Have we all got a list in us?

09.02.10 by Dan Ryan

list of flowering timesIt's often said that we've all got a book inside us just waiting to be unleashed onto the world, but perhaps we should start with something smaller. Like a list.

Lists can be really important pieces of data if they are accurately maintained and it's nice to be able to mobilise some hidden compulsive behaviour for the greater good. So instead of spending this spring organising your bookcases by colour, date or genre, simply grab a pen and paper and start writing things down.

In the so-called "Climategate" fiasco we've probably all come across the word "proxy". Proxies are devices that can help model the climate of the past and in "Climategate" the offending articles were predominantly tree rings. The assumption being that by looking at selected tree rings of the past scientists could infer the historic temperatures when we weren't blessed with instrumental data.

Part of the problem with using tree rings as a proxy is that it somewhat denies other biotic or abiotic factors and their possible influence on tree growth. This is also true of many other proxies used in climate research, such as coral growth, but they can give us a useful guide... but only if used properly.

But rather than looking to the past we can get much more deeply involved in the present. And with news that earlier springs could destroy the delicate balance of UK wildlife there's no better time to try and find some of this stuff out for yourself.

I first became fascinated by lists when I listened to Prof. Tim Sparks talk at the 2009 Botanic Garden Education Network conference in Ness Botanic Gardens, Liverpool. Importantly he made me realise it didn't just have to be a list. I could take photos too! In fact Sparks has been taking a photo of the same oak tree in early December every year for over 20 years. Although this is hardly statistically significant stuff the tree was so wildly different every year that over time, and presuming his will holds strong, this one tree will provide an interesting record of leaf drop and bud-burst in the spring. These minute difference in timings may seem insignificant but can have huge consequences for the wider ecology of the tree including its herbivorous inhabitants, such as caterpillars, which are preyed upon by woodland birds.

Probably the most complete list of flowering times that we know of is that of Sakura (cherry blossom) in Japan that is closely tied in with ancient festivals stretching back to the 8th century and beyond. Perhaps the most interesting thing about this list is that the flowering time seems to be getting earlier in recent decades, coinciding with recent warmer decades, on average, than at any time in past 1,000 years. The problem with data sets like this, especially as these figures are from Kyoto, may be a lack of accounting for any urban heat island effect in recent decades. However, if they include rural areas too, so the margin of error could be reduced. Either way, they certainly provide a fascinating talking point and show that if you do take up list-making you are becoming part of a long history of similarly like-minded souls.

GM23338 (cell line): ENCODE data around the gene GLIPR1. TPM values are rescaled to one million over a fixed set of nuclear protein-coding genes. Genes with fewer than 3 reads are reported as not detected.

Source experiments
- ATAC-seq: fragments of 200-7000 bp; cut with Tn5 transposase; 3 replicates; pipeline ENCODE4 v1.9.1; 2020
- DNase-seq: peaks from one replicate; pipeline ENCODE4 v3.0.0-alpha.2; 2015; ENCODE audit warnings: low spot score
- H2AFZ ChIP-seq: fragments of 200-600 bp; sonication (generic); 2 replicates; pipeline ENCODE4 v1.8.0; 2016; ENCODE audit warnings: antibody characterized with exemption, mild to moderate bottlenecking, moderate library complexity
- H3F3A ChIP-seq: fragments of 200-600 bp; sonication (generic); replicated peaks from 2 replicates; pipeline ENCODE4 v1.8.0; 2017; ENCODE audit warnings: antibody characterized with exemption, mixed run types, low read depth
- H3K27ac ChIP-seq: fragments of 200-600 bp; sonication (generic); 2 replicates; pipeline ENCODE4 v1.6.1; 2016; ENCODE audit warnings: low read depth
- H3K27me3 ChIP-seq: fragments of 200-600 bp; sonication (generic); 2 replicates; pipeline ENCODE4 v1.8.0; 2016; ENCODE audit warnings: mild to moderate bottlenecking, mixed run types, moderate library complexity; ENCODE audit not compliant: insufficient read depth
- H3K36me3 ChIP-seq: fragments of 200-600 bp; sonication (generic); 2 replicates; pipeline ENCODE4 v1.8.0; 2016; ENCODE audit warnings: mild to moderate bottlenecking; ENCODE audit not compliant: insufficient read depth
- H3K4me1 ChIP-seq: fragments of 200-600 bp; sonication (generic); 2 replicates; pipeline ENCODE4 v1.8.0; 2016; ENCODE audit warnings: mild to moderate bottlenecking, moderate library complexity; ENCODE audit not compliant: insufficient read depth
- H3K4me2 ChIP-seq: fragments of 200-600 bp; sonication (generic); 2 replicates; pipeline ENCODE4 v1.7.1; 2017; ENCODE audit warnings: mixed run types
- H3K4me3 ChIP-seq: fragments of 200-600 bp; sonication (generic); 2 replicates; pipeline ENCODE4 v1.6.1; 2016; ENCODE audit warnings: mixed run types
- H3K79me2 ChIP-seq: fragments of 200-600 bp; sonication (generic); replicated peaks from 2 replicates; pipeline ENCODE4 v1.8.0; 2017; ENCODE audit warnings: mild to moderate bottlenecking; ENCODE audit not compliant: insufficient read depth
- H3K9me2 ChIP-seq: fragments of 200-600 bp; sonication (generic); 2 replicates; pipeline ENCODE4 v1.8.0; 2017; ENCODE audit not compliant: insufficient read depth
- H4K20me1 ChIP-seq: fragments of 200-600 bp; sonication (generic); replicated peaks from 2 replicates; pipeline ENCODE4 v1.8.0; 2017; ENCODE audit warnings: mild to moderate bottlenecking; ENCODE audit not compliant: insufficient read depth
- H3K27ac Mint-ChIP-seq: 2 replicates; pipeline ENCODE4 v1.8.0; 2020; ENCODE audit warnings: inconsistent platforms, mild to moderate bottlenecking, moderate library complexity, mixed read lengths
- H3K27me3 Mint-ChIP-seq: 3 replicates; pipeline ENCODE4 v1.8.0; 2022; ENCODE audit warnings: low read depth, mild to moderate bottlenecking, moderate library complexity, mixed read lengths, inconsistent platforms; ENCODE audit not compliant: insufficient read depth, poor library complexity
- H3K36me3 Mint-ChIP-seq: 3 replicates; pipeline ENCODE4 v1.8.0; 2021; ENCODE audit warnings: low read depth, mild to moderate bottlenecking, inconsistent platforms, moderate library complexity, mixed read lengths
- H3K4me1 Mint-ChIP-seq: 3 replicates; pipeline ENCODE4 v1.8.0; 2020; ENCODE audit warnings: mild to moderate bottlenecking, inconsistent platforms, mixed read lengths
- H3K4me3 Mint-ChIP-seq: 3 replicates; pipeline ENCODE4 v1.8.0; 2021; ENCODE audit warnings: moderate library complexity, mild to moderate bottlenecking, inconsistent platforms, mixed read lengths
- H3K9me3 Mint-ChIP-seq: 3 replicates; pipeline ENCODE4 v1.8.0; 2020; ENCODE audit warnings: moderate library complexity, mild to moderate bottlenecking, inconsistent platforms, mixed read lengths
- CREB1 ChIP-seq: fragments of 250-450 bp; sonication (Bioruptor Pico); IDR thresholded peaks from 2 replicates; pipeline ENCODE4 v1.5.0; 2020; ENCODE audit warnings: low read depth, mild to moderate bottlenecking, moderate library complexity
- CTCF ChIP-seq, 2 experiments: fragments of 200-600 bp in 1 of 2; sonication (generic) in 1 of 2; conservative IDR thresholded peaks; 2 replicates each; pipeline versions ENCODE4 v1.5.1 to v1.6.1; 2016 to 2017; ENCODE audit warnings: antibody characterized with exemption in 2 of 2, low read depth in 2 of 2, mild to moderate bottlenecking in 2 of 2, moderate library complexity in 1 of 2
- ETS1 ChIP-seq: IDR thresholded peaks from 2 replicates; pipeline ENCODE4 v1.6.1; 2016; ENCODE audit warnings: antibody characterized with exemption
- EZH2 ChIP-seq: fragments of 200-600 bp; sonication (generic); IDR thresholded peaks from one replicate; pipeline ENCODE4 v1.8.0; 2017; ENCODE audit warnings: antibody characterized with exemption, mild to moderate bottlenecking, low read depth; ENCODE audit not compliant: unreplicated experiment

cherry blossom flowering time graph from kyoto

Known dates of the cherry blossom festival (full flowering of P. jamasakura) in Kyoto from the 11th century to the present day. The bottom chart shows the estimated March mean temperature in each decade as calculated from flowering data.

Dr. Yasuyuki Anoto & Yuki Omoto, 1994

The science of list-keeping or, more properly, the timing of natural events is called phenology and happily it's a tract of science that every single one of us can get involved in. It really helps if you have daily access to a certain site to make sure you don't miss the event you're interested in and happily this fine art is being main-streamed by mass-media events such as the BBC's Springwatch and Autumnwatch programmes, which can give us an immediate outlet for our closeted personal geekery.

So take your pick! Will it be snowdrops, daffodils, swallows, the first oak leaf, primrose flower, or cuckoo. Perhaps, it will be something more wacky? As the sun begins to wake the ground up after the northern hemisphere winter, it's the perfect time to start your list and your chance to play a role in climate change science.

Related links:

Join the UK phenology network

UK: A comeback 60 years in the making


thumbnail of starved wood sedgePlantlife tell us of new hope for a rare plant - lost since World War II. Starved Wood-sedge (Carex depauperata) – a delicate grass-like plant with tall flowering stems - is one of Britain’s rarest plants, currently found in only two locations in Surrey and Somerset.

UK: 2009 is a good vintage for Britain's rarest plants


picture of pink flower The wild plant conservation charity, Plantlife, report that 2009 has been a great year for Britain's rarest plants.